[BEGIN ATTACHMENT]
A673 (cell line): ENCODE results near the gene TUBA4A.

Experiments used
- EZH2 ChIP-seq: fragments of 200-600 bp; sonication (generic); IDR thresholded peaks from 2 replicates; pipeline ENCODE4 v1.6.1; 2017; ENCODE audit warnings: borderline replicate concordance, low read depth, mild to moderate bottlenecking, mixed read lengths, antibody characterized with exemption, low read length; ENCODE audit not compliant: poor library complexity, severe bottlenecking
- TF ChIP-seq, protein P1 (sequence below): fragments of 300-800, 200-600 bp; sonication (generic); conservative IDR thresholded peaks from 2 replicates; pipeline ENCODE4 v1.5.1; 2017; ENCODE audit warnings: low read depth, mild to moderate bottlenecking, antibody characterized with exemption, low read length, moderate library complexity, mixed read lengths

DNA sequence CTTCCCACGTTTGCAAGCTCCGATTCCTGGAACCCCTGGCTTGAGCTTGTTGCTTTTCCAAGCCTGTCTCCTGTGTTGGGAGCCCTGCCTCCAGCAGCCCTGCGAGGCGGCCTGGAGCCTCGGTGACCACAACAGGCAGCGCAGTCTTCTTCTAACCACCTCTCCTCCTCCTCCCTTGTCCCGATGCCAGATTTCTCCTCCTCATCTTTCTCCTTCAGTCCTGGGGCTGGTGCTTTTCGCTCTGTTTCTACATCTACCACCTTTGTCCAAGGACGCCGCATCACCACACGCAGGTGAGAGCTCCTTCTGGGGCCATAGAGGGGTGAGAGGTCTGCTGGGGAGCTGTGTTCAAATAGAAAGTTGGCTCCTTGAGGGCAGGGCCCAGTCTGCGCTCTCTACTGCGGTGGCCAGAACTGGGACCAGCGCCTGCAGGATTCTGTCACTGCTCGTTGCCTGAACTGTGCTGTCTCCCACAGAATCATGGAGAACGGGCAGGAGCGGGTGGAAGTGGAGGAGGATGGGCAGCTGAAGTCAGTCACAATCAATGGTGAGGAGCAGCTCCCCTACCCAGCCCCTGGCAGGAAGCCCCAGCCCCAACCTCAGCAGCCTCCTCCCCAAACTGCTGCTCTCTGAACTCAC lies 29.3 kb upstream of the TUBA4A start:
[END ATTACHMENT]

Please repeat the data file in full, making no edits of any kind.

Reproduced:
A673 (cell line): ENCODE results near the gene TUBA4A.

Experiments used
- EZH2 ChIP-seq: fragments of 200-600 bp; sonication (generic); IDR thresholded peaks from 2 replicates; pipeline ENCODE4 v1.6.1; 2017; ENCODE audit warnings: borderline replicate concordance, low read depth, mild to moderate bottlenecking, mixed read lengths, antibody characterized with exemption, low read length; ENCODE audit not compliant: poor library complexity, severe bottlenecking
- TF ChIP-seq, protein P1 (sequence below): fragments of 300-800, 200-600 bp; sonication (generic); conservative IDR thresholded peaks from 2 replicates; pipeline ENCODE4 v1.5.1; 2017; ENCODE audit warnings: low read depth, mild to moderate bottlenecking, antibody characterized with exemption, low read length, moderate library complexity, mixed read lengths

DNA sequence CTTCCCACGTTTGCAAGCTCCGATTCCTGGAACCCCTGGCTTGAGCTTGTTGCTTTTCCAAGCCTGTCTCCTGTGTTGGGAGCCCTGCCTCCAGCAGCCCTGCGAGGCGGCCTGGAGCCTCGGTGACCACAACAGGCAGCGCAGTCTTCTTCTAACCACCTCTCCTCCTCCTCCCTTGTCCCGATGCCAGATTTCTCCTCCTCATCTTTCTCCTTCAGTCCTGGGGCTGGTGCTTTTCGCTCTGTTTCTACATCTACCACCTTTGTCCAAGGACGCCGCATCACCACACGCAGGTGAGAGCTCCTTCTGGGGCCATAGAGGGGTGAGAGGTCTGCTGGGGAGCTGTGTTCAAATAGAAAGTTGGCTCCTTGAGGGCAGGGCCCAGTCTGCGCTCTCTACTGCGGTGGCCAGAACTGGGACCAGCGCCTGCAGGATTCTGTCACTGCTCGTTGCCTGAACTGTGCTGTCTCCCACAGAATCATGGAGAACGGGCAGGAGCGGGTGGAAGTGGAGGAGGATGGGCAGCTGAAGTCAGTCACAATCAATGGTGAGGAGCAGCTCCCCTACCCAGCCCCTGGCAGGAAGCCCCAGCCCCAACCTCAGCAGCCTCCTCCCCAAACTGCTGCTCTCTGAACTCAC lies 29.3 kb upstream of the TUBA4A start: